Emmett wiped his eyes. Darkness swam around him. Glanton dabbed at his forehead with a cloth and looked out towards the fire.
'That your sister standin' over there with that skinny-ass horse?' he said.
'Christ's sake,' Glanton said. 'We're fallin' at the first hurdle if we go leaving each other beside fires and pits.'
He stood and hollered. Abigail led Buck over and stood timidly before them. Glanton introduced himself, and beckoned for her to sit.
'Don't let that happen again,' he said to Emmett. 'You stick close on the frontline.'
Emmett turned red. He removed his hat and opened his mouth, but Glanton held up a hand.
'So,' he said. 'We done made our minds up how we're goin' to think and attack. What's your next steps?'
'We're goin' to the ocean, sir,' Abigail said. 'Some island. Santa Rosa or Catalina or somethin'. We was told he can fix his count there.'
'Can he indeed?' Glanton nodded. 'Well, that does sound suitably vague and mystical. Who told you that?'
'Chumash girl,' Emmett said. 'She said it was a Halfway Place. She said I can rectify it there.'
Glanton's eyes widened.
'Huh,' he said. 'A novel prescription. I guess it's a sight better than loppin' off your scalp. What'll you do if that don't work?'
'I don't rightly know,' he said. 'I hadn't even considered it.'
Glanton stood and dusted off his trousers.
'You'll come right back to me,' he said. 'And we'll work out what to do next, and we'll be darn hopeful doin' it, 'cause we don't know how to be otherwise. Is that our deal?'
'Yessir,' Emmett said. The horse stepped and nickered. Glanton turned to Abigail.
'You make sure he don't renege on that there deal,' he said. Abigail smiled.
'I will,' she said. She looked back towards the camp.
'Why's there hardly any people here, sir?' she said.
'Them soldiers,' he said. 'They mostly withdrew. They've been having problems gittin' rations out this way. Had one darn sack of flour between them at one point. Scurvy going round. The pox. Mojave too. Clubbed a bunch of them to death. Then it seems you git past the famine, the plagues, and the injuns, and a dang quake flattens the whole caboodle. And therein lies our appointed paths, ma'am. I will sit with these fine people in their darkest hours, you will sit with him, and he will sit with you, and we all got that goin' for us.'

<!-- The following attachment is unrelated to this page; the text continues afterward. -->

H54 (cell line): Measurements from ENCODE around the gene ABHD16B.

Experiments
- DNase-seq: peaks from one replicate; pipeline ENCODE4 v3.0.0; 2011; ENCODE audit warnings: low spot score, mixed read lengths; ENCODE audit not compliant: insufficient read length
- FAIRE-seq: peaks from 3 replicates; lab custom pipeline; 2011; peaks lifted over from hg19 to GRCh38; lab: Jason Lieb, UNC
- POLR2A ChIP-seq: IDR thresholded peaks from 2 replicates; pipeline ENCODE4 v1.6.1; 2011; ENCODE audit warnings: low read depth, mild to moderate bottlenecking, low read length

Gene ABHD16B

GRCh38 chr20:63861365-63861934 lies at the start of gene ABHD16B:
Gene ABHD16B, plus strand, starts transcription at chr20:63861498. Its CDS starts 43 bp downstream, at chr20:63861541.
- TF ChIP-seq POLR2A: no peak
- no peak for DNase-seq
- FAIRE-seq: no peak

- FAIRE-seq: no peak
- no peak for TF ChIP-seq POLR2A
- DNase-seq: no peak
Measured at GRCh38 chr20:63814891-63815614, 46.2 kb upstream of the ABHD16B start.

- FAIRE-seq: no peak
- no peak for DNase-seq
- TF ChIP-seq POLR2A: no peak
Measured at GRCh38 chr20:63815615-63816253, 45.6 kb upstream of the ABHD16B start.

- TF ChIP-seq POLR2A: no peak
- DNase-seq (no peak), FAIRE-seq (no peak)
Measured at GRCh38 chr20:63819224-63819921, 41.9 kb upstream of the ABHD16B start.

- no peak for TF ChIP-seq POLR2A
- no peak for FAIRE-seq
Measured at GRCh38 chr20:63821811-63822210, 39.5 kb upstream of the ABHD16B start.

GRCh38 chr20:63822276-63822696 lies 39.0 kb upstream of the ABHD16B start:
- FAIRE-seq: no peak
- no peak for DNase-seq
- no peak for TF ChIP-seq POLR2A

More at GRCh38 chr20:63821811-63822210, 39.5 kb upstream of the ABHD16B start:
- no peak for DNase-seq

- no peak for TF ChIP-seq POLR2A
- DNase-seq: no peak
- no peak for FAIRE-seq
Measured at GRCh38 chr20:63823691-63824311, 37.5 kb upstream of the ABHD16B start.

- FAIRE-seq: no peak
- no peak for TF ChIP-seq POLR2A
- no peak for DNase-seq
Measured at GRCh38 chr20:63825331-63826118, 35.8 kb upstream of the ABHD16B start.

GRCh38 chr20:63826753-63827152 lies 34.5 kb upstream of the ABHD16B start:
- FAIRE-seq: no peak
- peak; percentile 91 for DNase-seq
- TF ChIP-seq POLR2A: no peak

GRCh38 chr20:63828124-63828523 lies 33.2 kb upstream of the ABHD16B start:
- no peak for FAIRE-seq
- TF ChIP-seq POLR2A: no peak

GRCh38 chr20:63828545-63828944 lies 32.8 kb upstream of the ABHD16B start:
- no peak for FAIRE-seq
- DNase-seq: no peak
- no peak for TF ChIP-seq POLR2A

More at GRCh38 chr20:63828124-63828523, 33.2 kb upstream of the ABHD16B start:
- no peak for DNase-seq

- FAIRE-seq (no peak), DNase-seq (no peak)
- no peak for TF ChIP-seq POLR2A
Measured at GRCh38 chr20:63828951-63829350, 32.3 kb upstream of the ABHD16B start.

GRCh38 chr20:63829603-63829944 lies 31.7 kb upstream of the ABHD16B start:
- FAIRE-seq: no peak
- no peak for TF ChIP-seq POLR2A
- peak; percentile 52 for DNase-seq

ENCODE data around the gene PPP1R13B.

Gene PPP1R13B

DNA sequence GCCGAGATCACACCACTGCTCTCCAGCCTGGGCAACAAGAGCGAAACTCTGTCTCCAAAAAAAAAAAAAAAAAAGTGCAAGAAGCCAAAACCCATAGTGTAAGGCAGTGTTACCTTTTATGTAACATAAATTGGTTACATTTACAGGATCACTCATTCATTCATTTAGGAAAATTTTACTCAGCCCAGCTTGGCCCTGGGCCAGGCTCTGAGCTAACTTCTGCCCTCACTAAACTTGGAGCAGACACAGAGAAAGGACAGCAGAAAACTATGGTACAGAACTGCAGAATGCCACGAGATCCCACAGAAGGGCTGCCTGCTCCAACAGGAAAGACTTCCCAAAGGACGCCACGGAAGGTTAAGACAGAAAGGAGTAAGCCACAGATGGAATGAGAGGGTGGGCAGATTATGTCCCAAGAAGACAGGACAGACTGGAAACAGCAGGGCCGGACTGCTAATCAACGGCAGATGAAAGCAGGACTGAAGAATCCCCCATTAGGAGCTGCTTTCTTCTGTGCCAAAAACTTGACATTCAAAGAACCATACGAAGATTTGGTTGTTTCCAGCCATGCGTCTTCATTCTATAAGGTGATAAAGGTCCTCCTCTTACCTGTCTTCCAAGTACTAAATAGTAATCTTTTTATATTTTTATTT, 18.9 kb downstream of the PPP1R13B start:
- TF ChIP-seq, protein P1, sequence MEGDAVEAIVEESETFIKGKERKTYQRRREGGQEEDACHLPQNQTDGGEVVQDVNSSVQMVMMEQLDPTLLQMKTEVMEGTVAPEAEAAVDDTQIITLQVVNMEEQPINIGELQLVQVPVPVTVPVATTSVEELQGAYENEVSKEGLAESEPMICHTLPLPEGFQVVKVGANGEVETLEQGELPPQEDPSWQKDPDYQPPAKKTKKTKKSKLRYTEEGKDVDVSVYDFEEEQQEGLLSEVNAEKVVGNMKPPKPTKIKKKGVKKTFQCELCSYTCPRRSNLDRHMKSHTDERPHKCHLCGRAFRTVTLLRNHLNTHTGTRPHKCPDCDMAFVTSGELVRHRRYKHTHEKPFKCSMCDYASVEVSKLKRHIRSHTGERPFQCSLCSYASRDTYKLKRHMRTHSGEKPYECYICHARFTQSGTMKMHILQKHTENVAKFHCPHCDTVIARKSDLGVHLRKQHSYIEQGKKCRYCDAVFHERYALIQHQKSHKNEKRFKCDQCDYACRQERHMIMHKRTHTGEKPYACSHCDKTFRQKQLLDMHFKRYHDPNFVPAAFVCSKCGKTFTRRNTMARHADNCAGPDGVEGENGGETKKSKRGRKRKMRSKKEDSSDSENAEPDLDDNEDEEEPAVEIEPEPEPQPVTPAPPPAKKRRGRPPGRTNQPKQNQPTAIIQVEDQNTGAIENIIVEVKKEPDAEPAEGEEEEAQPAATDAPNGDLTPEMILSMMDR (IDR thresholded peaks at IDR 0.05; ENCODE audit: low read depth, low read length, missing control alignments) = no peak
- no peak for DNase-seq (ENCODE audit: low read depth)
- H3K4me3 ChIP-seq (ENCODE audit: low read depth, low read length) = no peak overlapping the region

Abigail looked thoughtful. Her eyes were bright. She passed Buck's hackamore between her hands.
'Yes,' she said. 'We do.'
Glanton placed his bowler back in his head. Emmett looked at him and scratched his neck. He felt his throat tighten.
'We ain't got no idea what to do when we get our there,' he said. 'I've already dragged her through all sorts, I don't - '
'Goddamnit,' Glanton snapped. 'We ain't got time to read all the small print. We cain't sit on every detail. You and me both now, we need to be lookin' over the next hill. If the darn small things fail you, or you feel you've failed them, then you lick your wounds and make some new things to linger on. Better things. We also got that goin' for us, and we're darn lucky like that.'
Emmett turned the words over in his head. Abigail smiled and gave the Doctor a thumbs-up.
'My poultices,' he said. 'I got to git back. It was real nice to meet you both. You come right back here if that island thing don't work out. And stick closer.'
He kicked up dust traipsing back to the shack. Emmett stood up and took Abigail's hand. The backpack felt heavy on his shoulders.